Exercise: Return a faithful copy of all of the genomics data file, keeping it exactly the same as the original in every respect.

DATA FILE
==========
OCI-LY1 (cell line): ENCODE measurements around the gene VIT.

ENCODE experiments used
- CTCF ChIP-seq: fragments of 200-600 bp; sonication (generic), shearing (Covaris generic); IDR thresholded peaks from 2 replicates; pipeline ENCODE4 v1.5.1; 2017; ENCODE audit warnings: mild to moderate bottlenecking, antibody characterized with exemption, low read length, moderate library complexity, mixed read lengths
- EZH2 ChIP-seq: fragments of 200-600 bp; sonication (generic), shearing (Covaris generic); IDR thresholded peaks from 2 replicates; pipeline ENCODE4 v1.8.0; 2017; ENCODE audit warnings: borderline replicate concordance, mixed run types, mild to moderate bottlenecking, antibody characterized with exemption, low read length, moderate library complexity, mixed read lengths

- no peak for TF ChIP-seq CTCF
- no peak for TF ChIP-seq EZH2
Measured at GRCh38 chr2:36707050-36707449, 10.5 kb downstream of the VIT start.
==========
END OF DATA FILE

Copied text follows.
OCI-LY1 (cell line): ENCODE measurements around the gene VIT.

ENCODE experiments used
- CTCF ChIP-seq: fragments of 200-600 bp; sonication (generic), shearing (Covaris generic); IDR thresholded peaks from 2 replicates; pipeline ENCODE4 v1.5.1; 2017; ENCODE audit warnings: mild to moderate bottlenecking, antibody characterized with exemption, low read length, moderate library complexity, mixed read lengths
- EZH2 ChIP-seq: fragments of 200-600 bp; sonication (generic), shearing (Covaris generic); IDR thresholded peaks from 2 replicates; pipeline ENCODE4 v1.8.0; 2017; ENCODE audit warnings: borderline replicate concordance, mixed run types, mild to moderate bottlenecking, antibody characterized with exemption, low read length, moderate library complexity, mixed read lengths

- no peak for TF ChIP-seq CTCF
- no peak for TF ChIP-seq EZH2
Measured at GRCh38 chr2:36707050-36707449, 10.5 kb downstream of the VIT start.